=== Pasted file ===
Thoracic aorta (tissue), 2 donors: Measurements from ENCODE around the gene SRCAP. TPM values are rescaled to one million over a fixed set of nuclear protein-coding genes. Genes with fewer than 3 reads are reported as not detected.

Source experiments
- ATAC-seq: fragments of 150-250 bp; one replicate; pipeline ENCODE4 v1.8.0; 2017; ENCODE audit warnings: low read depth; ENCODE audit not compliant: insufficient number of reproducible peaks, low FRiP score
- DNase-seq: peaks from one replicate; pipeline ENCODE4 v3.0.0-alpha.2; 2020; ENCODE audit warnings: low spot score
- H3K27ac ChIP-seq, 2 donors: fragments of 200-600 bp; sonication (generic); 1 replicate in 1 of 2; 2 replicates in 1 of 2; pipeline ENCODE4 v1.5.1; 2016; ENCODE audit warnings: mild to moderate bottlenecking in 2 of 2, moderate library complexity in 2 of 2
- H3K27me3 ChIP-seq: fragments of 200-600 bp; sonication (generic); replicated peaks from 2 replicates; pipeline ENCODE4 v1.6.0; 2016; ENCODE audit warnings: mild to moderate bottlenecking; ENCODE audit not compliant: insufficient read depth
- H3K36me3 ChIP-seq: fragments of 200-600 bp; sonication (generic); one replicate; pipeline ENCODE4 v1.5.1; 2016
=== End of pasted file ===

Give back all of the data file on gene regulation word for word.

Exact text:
Thoracic aorta (tissue), 2 donors: Measurements from ENCODE around the gene SRCAP. TPM values are rescaled to one million over a fixed set of nuclear protein-coding genes. Genes with fewer than 3 reads are reported as not detected.

Source experiments
- ATAC-seq: fragments of 150-250 bp; one replicate; pipeline ENCODE4 v1.8.0; 2017; ENCODE audit warnings: low read depth; ENCODE audit not compliant: insufficient number of reproducible peaks, low FRiP score
- DNase-seq: peaks from one replicate; pipeline ENCODE4 v3.0.0-alpha.2; 2020; ENCODE audit warnings: low spot score
- H3K27ac ChIP-seq, 2 donors: fragments of 200-600 bp; sonication (generic); 1 replicate in 1 of 2; 2 replicates in 1 of 2; pipeline ENCODE4 v1.5.1; 2016; ENCODE audit warnings: mild to moderate bottlenecking in 2 of 2, moderate library complexity in 2 of 2
- H3K27me3 ChIP-seq: fragments of 200-600 bp; sonication (generic); replicated peaks from 2 replicates; pipeline ENCODE4 v1.6.0; 2016; ENCODE audit warnings: mild to moderate bottlenecking; ENCODE audit not compliant: insufficient read depth
- H3K36me3 ChIP-seq: fragments of 200-600 bp; sonication (generic); one replicate; pipeline ENCODE4 v1.5.1; 2016